DixPix Photographs

     

TROPICAL CENTRAL AMERICA

 
     
  Terrain - LAKES AND RIVERS  

 

It is no secret that the tropics are wet.  Obviously rivers are everywhere, and some are rather energetic, given that highlands are often close to coastlines.  Lakes, at least natural ones, are not typical of the landscape, as there has been no glacial gouging and few agents that produce closed basins, but there are a few major exceptions such as Lake Nicaragua.

 

When it rains in the tropics it can be a downpour of biblical intensity, at least so it seems to unaccustomed gringos.  It isn't a cold rain, however, so no fear of hypothermia, and the onslaughts are usually short. Click to see big picture (640x451 pixels; 141 KB)
On the other hand, the mists and fogs can last, there is a reason that the term 'cloud forest' has become definitive. Click to see big picture (640x422 pixels; 95 KB)
The impressive Sumidero Canyon in the Chiapis State of Mexico.  Here the Grijalva River has used a natural crustal weakness to cut a cleft of immense size. Click to see big picture (640x428 pixels; 112 KB)
Also in Chiapis, the lovely Agua Azul waterfall complex.  The water color is enhanced by an underlying coating of travertine, a form of limestone. Click to see big picture (595x480 pixels; 98 KB)
Here a crew is setting up for a beer commercial at the base of Agua Azul.  Officially it is called Cataractas de Agua Azul. Click to see big picture (640x418 pixels; 81 KB)
Near Agua Azul is another outstanding falls, this going by the name of Misol Ha.  One can actually walk on a ledge behind the cataract, just like in the movies.  It is reputed to have a 35 meter drop. Click to see big picture (640x414 pixels; 96 KB)
Lago Atitlan of Guatemala is a very deep lake in an immense volcanic caldera, surrounded by other volcanoes.  Some claim it is the world's most beautiful lake in view of its setting.  We will save that discussion for cocktail hour. Click to see big picture (339x480 pixels; 47 KB)
On the north coast of Honduras, the waves of the Caribbean have built a berm, trapping a large body of water known as Laguna Ibans. Click to see big picture (501x480 pixels; 66 KB)
An ancient volcanic caldera (crater) near Granada in Nicaragua has filled with water to become known as Laguna de Apoyo.  It is now part of a nature reserve, in conflict with agricultural interests. Click to see big picture (640x372 pixels; 72 KB)
Lago Nicaragua fills such a huge basin that it must be viewed from space, possible thanks to Google Earth.  Some of the features mentioned in this website have been named for reference. Click to see big picture (557x480 pixels; 101 KB)
The size of Lago Nicaragua allows enough 'fetch" to produce impressive waves, that can be dangerous to smaller boats. Click to see big picture (640x416 pixels; 77 KB)
The Islas Solentiname form an archipelago in the southern part of Lago Nicaragua.  Their inhabitants are known for artistry. Click to see big picture (640x213 pixels; 39 KB)
Isla Venada of the Solentiname Islands. Click to see big picture (640x385 pixels; 61 KB)
Lago Nicaragua drains (to the Caribbean) by the San Juan River, adjacent to the Nicaragua--Costa Rica border.  At the intake is the town of San Carlos. Click to see big picture (640x444 pixels; 88 KB)
One of the river buses, that deliver people and goods to points along the Rio San Juan. Click to see big picture (640x355 pixels; 83 KB)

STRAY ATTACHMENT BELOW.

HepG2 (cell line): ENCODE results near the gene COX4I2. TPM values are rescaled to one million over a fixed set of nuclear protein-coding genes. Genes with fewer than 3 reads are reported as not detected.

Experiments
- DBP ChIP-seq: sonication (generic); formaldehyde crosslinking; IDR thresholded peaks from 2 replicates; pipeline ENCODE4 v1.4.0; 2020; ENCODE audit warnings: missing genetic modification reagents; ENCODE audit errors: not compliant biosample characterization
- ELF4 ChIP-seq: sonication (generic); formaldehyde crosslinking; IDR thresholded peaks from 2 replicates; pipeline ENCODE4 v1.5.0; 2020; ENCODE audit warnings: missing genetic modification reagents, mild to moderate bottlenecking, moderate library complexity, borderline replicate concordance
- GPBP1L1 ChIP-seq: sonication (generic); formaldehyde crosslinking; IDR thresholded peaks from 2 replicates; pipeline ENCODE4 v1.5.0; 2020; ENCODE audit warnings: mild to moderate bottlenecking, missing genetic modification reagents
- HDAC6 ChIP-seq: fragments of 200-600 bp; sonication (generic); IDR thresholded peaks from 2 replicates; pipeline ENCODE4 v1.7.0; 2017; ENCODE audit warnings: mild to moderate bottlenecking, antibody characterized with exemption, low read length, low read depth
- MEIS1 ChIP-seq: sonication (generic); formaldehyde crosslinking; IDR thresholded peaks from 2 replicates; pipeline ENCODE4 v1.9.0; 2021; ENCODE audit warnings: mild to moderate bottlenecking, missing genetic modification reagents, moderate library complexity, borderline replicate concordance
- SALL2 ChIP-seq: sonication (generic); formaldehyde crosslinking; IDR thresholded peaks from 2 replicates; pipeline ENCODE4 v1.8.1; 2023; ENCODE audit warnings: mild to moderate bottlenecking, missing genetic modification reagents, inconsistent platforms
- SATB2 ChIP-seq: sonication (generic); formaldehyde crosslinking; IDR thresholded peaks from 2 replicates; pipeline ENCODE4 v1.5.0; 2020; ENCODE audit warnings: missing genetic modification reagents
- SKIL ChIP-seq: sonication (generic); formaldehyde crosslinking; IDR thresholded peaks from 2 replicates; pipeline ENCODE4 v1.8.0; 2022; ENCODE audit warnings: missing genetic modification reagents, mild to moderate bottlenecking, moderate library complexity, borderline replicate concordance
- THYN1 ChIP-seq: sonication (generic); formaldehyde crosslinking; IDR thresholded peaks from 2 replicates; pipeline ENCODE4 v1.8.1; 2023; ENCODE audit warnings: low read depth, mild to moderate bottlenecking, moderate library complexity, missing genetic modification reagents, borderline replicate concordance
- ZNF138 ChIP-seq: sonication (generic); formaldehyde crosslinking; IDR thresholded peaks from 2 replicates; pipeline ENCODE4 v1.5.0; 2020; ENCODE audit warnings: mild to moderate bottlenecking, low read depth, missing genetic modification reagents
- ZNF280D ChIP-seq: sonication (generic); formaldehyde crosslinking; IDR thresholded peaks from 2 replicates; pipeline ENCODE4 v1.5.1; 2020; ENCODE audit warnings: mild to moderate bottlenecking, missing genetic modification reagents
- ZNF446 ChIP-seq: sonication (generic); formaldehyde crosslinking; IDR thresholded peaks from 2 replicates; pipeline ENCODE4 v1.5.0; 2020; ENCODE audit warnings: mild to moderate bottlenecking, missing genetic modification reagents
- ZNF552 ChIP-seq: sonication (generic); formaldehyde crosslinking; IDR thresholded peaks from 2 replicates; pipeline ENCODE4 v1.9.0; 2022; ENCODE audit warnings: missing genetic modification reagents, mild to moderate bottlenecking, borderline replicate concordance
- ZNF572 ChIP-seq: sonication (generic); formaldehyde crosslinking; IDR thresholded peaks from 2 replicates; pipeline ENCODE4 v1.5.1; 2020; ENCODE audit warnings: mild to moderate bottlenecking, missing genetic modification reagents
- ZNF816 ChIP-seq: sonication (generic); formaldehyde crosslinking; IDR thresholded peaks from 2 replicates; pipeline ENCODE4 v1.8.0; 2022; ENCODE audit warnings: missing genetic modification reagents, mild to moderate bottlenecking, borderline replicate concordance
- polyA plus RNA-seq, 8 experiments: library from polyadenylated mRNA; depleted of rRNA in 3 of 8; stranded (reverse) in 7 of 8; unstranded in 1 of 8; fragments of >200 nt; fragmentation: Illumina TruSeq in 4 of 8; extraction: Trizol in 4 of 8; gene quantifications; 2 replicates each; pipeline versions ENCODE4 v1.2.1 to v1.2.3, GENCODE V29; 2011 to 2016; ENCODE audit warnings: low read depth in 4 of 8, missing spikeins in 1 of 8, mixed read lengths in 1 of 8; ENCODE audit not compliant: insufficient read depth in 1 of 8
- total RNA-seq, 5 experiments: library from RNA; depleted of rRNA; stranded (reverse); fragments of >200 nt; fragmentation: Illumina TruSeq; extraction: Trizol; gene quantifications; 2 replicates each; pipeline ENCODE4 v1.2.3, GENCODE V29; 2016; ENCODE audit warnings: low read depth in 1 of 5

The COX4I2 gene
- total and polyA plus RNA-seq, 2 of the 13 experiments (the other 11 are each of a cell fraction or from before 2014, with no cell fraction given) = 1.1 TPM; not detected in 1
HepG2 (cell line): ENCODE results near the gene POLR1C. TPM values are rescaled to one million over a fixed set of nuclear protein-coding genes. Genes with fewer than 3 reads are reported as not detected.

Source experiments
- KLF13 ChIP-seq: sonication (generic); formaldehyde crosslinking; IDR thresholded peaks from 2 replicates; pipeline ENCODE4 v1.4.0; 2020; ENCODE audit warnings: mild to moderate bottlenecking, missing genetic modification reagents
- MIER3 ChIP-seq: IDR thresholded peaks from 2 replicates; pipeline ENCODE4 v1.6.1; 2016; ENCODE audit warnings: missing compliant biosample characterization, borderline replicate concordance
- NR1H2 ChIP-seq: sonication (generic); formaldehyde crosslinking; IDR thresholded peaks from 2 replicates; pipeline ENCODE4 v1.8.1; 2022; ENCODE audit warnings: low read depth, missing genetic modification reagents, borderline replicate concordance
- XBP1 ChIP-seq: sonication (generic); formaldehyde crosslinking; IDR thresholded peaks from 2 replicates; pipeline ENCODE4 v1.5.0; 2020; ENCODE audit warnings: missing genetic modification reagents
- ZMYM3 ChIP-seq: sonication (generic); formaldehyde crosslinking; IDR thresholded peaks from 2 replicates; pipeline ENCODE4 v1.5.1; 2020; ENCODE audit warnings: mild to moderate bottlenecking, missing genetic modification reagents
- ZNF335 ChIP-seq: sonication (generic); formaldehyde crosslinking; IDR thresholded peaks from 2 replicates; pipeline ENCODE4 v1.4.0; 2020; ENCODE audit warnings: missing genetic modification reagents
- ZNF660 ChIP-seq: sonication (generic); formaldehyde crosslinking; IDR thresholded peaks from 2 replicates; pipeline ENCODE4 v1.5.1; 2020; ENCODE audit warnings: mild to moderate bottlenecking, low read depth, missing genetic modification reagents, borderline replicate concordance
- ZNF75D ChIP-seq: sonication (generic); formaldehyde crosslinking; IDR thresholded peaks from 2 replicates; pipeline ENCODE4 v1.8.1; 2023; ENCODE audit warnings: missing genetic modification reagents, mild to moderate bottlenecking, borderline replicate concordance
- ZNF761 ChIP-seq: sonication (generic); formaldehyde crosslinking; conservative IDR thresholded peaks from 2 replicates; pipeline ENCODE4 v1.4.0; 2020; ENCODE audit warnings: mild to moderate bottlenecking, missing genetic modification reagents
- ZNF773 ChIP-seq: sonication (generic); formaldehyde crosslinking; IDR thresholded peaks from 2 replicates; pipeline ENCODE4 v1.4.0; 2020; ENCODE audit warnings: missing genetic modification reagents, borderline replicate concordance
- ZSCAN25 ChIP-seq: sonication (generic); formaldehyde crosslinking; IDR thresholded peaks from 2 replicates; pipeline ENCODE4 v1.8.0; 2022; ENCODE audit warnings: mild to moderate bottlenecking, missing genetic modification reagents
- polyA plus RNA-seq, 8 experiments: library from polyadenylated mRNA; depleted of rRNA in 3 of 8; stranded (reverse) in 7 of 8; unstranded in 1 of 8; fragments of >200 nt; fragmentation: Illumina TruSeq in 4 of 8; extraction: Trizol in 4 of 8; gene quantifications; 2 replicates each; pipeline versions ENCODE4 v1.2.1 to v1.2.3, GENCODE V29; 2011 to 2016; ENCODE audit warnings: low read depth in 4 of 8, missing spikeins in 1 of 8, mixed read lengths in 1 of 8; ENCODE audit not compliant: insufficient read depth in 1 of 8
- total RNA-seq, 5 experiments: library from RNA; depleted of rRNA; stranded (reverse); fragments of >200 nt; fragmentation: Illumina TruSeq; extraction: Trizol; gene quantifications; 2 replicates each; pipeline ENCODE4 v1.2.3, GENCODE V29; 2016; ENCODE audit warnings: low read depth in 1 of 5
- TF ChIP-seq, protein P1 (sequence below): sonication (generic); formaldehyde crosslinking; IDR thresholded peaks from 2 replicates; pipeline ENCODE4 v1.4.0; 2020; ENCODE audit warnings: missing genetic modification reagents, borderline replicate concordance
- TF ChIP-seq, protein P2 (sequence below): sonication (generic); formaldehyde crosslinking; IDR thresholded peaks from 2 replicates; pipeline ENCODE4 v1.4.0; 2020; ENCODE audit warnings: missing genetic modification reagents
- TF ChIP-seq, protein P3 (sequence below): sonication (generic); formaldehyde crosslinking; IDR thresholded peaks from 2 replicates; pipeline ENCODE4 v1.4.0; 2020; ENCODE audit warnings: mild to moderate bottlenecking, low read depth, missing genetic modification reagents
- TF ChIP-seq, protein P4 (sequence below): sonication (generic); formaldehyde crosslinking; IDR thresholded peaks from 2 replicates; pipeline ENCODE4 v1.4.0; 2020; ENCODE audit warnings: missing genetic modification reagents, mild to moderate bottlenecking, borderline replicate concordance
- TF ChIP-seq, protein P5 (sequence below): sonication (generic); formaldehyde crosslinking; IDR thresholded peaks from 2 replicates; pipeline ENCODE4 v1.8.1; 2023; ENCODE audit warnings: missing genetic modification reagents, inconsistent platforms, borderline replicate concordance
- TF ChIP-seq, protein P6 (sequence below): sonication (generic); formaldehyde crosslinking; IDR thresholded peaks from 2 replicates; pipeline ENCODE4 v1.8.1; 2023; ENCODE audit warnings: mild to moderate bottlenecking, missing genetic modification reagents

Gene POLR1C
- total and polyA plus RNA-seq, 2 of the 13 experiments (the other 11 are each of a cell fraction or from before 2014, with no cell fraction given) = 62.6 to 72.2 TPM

And there is an incredible variety of other traffic, as local settlers have solved the problem of river transport. Click to see big picture (640x381 pixels; 90 KB)
There is one piece of white water on the San Juan, it is known as the Devil's Rapids, in Spanish Raudal el Diablo. Click to see big picture (640x461 pixels; 113 KB)
The Spanish built a fort to guard the rapids, after some enterprising pirates proved they could get all the way up to Granada on Lago Nicaragua. The official name is Castillo de la Concepci. Click to see big picture (640x357 pixels; 70 KB)
Both the lake and the river are an important source of fish for the region.  There is also a dangerous fresh water shark in Lago Nicaragua. Click to see big picture (640x480 pixels; 152 KB)
The Cataracta de Toro in a river of the same name, to north of San Jose in Costa Rica. Click to see big picture (360x480 pixels; 79 KB)
Away from the steeper topography, there are quiet rivers that lead one onward under jungle canopy.  The is the Rio Puerto Viejo, a tributary of the Sarapiqui. Click to see big picture (640x450 pixels; 134 KB)
Part of the border between Costa Rica and Panama is along the Sixaola River.  In the 1980's, dugouts were doing a brisk business in contraband. Click to see big picture (640x451 pixels; 89 KB)
Cascada de la Vega, an example from near the border of the Kuna Yala indigenous semiautonomous region of Caribbean Panama. Click to see big picture (334x480 pixels; 80 KB)
Two examples of nameless falls in northwestern Colombia, on the left from near Pereira, and on the right from the alpine zone on Volcan Ruiz. Click to see big picture (606x480 pixels; 128 KB)
In Cayambi-coca Park of northern Ecuador, a cascade appears to erupt from a fissure in the rock.
A complex of falls marks Ecuador's Hollin River, descending into the Amazon Basin.
In the rainforests, finding bushless cliffs to practice rappels tends to lead to waterfalls.  Here above the town of Ulba, near Baños, Ecuador.
Manta de la Novia Falls is one of several that plunge into the Pastaza River gorge below the town of Baños, Ecuador.
An inverted zipline run over the gorge at the head of Pastaza River below Baños.